This NJ case was was "dismissed on the ground that plaintiff had voluntarily settled the underlying case without exhausting its appeal and separate active lawsuits, and thus was precluded as a matter of law from attempting to recoup the difference in the malpractice action against defendant. We reverse and remand. " wrote the SUPERIOR COURT OF NEW JERSEY,APPELLATE DIVISION ,
DOCKET NO. A-2991-05T52991-05T5 .
"We are persuaded by many of plaintiff’s arguments and are satisfied the complaint should not have been dismissed on summary judgment. This case is factually and legally distinguishable from Puder and does not have the "fairness and the public policy [considerations] favoring settlements" or the equities that pervaded that case. Plaintiff’s principal never represented to anyone, let alone a court, that its settlement with the nursing homes was a "fair" and satisfactory resolution of its underlying claims. Nor by now suing Squitieri for malpractice is plaintiff seeking to profit from litigation positions that are "clearly inconsistent and uttered to obtain judicial advantage." Puder, supra, 183 N.J. at 444 (quoting Newell v. Hudson, 376 N.J. Super. 29, 46 (App. Div. 2005)). Moreover, plaintiff did not settle the underlying suit with the nursing homes prior to the trial court ruling on its motion to amend the complaint to assert the omitted Medicare-denied claims. That plaintiff chose to take the further steps and appeal the trial court’s denial of its motion to amend and to file the subsequent lawsuits to preserve the statute of limitations on its underlying claims, and thereafter decided, for a variety of reasons, to settle with the nursing homes prior to obtaining judicial determinations did not, under the circumstances of this case, preclude plaintiff’s malpractice claim as a matter of law.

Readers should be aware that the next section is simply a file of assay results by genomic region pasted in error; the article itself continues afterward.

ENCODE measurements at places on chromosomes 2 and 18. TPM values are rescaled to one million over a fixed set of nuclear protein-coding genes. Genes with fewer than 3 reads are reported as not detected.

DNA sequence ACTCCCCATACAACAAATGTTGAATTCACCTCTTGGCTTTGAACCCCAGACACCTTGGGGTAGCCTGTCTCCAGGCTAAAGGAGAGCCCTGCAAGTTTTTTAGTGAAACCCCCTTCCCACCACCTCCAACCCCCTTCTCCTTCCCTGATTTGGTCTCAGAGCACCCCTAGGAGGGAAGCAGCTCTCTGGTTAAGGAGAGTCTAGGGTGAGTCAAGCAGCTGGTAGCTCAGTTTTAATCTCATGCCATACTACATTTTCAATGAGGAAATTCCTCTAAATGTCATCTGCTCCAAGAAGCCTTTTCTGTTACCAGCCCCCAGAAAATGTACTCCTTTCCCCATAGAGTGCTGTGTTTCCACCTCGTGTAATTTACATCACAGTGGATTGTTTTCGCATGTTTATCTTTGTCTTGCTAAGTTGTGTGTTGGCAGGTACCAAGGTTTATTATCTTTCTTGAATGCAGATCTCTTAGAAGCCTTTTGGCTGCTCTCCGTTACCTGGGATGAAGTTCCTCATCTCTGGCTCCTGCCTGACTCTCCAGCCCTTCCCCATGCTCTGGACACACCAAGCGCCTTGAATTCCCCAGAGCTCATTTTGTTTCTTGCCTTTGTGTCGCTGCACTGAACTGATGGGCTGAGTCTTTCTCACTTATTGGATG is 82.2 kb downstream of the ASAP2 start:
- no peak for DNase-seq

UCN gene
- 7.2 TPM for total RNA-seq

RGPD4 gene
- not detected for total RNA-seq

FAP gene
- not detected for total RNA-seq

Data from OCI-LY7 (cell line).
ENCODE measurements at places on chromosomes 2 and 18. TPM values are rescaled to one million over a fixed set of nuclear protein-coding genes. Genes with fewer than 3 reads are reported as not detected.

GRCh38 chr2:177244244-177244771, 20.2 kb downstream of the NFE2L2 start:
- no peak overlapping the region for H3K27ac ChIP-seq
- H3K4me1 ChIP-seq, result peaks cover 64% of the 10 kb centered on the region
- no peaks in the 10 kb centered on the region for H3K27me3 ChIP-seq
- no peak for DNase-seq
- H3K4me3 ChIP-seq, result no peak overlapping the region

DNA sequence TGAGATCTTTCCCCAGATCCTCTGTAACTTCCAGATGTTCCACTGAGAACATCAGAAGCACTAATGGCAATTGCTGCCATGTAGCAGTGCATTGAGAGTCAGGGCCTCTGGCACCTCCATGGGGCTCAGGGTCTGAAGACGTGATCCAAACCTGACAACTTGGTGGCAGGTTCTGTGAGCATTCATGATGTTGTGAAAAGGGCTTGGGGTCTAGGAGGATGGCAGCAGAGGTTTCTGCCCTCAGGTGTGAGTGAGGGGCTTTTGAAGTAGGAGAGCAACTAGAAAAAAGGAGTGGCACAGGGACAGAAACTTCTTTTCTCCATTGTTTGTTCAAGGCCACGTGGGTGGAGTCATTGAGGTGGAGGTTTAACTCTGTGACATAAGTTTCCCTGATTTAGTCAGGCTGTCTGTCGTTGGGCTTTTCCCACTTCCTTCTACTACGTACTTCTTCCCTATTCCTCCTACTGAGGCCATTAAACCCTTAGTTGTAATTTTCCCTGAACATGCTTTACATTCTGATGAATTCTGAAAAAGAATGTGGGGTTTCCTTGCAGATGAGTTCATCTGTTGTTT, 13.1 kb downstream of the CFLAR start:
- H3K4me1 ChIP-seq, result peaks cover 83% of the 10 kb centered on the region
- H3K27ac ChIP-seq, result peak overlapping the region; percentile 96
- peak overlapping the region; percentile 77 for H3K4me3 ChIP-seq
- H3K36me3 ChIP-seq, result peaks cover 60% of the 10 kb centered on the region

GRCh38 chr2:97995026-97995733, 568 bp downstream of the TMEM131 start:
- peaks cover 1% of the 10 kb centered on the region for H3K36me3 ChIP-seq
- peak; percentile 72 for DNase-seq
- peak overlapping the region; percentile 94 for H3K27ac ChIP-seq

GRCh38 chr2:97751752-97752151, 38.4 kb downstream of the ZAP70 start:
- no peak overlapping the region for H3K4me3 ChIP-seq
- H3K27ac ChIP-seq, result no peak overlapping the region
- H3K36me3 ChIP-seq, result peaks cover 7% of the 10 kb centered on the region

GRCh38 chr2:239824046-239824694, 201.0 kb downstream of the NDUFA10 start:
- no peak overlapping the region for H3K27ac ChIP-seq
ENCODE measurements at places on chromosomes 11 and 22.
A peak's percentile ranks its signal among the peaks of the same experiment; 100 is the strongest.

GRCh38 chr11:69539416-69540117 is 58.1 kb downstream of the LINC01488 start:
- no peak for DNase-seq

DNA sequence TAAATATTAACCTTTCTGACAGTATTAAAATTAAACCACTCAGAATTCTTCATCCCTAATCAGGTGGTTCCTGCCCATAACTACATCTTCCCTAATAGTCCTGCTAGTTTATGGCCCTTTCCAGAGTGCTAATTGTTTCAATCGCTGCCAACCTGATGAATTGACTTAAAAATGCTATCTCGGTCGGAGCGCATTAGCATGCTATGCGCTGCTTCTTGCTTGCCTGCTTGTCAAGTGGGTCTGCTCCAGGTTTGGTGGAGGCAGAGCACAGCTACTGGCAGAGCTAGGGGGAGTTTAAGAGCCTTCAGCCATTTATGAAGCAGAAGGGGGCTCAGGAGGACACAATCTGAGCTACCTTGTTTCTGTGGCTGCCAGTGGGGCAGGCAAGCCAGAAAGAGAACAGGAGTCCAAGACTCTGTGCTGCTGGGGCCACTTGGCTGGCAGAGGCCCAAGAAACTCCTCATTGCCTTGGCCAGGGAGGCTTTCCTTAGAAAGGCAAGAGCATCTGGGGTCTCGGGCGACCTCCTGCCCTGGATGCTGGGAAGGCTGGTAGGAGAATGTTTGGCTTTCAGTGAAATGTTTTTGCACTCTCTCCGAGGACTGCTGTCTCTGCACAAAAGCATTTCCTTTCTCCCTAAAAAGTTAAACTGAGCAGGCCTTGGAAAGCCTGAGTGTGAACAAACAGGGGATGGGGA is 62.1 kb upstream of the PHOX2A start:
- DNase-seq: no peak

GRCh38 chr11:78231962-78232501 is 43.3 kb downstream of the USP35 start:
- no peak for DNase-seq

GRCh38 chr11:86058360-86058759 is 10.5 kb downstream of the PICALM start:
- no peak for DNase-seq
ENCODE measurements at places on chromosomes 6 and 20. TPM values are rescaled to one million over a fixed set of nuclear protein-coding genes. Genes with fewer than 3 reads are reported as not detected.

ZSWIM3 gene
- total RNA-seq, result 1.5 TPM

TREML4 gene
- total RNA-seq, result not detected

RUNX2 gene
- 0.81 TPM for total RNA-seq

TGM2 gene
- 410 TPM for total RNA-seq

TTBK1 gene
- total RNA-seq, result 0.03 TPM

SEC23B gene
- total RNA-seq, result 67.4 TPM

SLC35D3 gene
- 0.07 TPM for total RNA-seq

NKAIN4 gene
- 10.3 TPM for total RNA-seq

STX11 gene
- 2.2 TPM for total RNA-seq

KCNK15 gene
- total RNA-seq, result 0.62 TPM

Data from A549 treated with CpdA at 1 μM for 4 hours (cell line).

The trial court should have evaluated whether plaintiff took reasonable steps, from plaintiff’s point of view, to remedy Squitieri’s alleged negligence before pursuing its malpractice action, which presented factual issues that could not be decided on this record on summary judgment. Instead, the court erroneously assumed as a matter of law under Puder that by filing the appeal and subsequent lawsuits, plaintiff had other forums in which to pursue its underlying claims, which it voluntarily chose not to pursue, and thus it was estopped from now proceeding against Squitieri. Moreover, the record does not support the court’s finding as to the viability of the two Law Division actions. On the contrary, we are satisfied there was credible evidence the complaints would not withstand Dellridge nursing home’s May 2003, dismissal motion. There was also an insufficient basis for the court’s finding on summary judgment that plaintiff had a good chance of success on its appeal. We do not believe the case law is as clear-cut as stated by the court. Expert testimony will most likely be required to assist the jury to determine the merits of plaintiff’s appeal of the underlying case and the potential for reversal of the motion judge’s denial of leave to amend the complaint, as well as the merits of the nursing home’s cross-appeal of the jury verdict. Furthermore, in assessing the reasonableness of plaintiff’s actions, the jury will also need to analyze all of the considerations that entered into plaintiff’s decision to settle the underlying case and dismiss the appeal, including the amount of the settlement.
We reverse the summary judgment dismissal of plaintiff’s malpractice complaint and remand for further proceedings. Plaintiff will proceed to prove Squitieri’s malpractice by way of the suit-within-a-suit or other appropriate format. Garcia v. Kozlov, Seaton, Romanini, & Brooks, P.C., 179 N.J. 343, 358 (2004). Defendant has the right to assert, among its other defenses, that it was unreasonable for plaintiff to settle the underlying case and dismiss the appeal, including that the amount of the settlement was unreasonable. "